For the uninitiated, 'Spooks' (or MI5 as the Yanks say) was a British television show centered around MI5 spies (nicknamed Spooks and essentially the British NSA). Be under no illusions: this doesn't have blind patriotism, missing super-weapons or a suave chiseled hero. And while Kit Harington is the handsome lead star, the actual star is none other than long-time veteran Peter Firth.
Ah Peter Firth. Never has a older man with wrinkles and a receding hairline been so bad-ass. Firth is the blend of George Smiley and Jack Bauer, a very British and Un-Hollywood-y figure. And that's the key to The Greater Good's success: it feels fresh and oh so British that it may confuse the Yank audience expecting car chases and epic showdowns. Even the Arabic villain is sympathetic, never cartoonish or monologuing, and similar in part to Anwar al- Awlaki. Even a slightly simple Kit Harington fits perfectly in the thrilling spy jigsaw, being a disgraced case officer slightly too soft for such a cold world.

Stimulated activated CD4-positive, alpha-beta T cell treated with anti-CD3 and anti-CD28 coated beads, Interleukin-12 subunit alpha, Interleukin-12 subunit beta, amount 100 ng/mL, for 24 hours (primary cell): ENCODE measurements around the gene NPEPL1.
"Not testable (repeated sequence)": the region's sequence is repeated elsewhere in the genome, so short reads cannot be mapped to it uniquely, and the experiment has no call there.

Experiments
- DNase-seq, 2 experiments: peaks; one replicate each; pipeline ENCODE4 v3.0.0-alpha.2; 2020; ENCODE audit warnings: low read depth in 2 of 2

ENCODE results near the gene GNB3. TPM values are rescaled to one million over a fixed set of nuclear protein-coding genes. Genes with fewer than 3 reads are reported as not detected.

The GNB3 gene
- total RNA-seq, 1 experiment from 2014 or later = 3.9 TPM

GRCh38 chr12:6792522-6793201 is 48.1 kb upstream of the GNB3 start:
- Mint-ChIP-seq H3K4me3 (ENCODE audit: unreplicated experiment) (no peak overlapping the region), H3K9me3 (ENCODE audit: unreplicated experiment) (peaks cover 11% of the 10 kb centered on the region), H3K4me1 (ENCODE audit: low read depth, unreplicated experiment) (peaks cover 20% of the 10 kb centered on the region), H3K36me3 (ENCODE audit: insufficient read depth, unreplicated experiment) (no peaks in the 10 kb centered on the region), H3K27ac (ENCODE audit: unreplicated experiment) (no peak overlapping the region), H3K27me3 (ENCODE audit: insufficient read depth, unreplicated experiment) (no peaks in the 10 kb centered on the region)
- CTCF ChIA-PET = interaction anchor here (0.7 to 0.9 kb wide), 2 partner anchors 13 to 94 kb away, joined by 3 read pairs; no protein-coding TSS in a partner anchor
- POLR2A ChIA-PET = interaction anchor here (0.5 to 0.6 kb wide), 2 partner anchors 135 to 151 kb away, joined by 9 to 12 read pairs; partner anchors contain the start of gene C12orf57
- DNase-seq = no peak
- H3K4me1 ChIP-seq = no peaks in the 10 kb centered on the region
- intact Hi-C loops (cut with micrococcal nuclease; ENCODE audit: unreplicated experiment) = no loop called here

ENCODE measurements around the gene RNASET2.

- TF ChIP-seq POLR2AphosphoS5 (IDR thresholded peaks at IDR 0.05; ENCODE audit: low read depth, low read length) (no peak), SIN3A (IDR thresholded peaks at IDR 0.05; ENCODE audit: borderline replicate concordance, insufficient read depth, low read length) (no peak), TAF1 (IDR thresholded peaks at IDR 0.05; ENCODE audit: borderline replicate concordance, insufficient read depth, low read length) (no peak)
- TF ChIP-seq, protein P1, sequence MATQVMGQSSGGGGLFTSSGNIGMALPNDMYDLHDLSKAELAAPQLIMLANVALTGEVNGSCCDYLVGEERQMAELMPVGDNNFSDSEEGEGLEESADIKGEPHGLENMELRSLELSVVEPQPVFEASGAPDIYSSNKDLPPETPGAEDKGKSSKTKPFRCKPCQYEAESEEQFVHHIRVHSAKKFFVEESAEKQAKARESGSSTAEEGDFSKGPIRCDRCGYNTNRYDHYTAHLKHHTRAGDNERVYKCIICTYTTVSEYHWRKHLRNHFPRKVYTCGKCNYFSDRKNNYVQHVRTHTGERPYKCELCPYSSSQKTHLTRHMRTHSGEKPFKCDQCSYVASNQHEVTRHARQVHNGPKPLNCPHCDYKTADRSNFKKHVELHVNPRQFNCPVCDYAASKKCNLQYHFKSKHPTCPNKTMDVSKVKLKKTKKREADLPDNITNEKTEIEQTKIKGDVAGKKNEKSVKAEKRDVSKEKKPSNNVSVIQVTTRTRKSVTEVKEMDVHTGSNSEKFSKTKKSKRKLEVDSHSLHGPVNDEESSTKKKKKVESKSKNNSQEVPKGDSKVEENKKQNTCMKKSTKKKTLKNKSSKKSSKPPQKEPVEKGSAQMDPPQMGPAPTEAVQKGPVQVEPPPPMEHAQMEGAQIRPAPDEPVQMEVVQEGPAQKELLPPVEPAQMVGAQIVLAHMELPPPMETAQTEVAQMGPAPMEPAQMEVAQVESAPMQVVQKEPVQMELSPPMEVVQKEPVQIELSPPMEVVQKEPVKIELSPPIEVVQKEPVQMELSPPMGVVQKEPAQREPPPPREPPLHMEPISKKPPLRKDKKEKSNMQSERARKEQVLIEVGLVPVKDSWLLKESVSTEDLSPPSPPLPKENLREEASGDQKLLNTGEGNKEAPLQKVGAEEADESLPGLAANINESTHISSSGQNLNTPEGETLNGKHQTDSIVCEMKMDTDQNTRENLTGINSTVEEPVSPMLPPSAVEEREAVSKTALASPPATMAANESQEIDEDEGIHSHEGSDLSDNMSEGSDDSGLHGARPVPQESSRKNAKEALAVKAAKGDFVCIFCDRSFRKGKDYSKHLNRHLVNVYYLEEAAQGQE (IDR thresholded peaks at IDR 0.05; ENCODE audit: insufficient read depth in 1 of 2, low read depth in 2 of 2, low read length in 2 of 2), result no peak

And yes, case officer. Not secret agent, as one is completely disposable and the other uses such people to achieve, yes, the Greater Good. Bond would not last in this world, and Bauer would make melodrama of decisions. Pierce would be break it down to cruel ugly arithmetic, one dies while two lives. As modern spy-craft goes, this is the most realistic to hit the big screen yet.
If you haven't seen the television series, this is a solid British spy movie with a thrilling storyline. If you have, some sweet Easter eggs will leave you smiling with secret glee. This feels like not a television movie but a gritty British film worthy of recognition. The actors, directing, setting compliment each other perfectly. It feels like going to a fancy restaurant and eating the greatest dish of Bangers and Mash. Simply thrilling and unafraid to let the audience think, this is a solid movie experience.
This is destined to have a sequel. If not, it at least is a beautiful little gem in a pile of stones.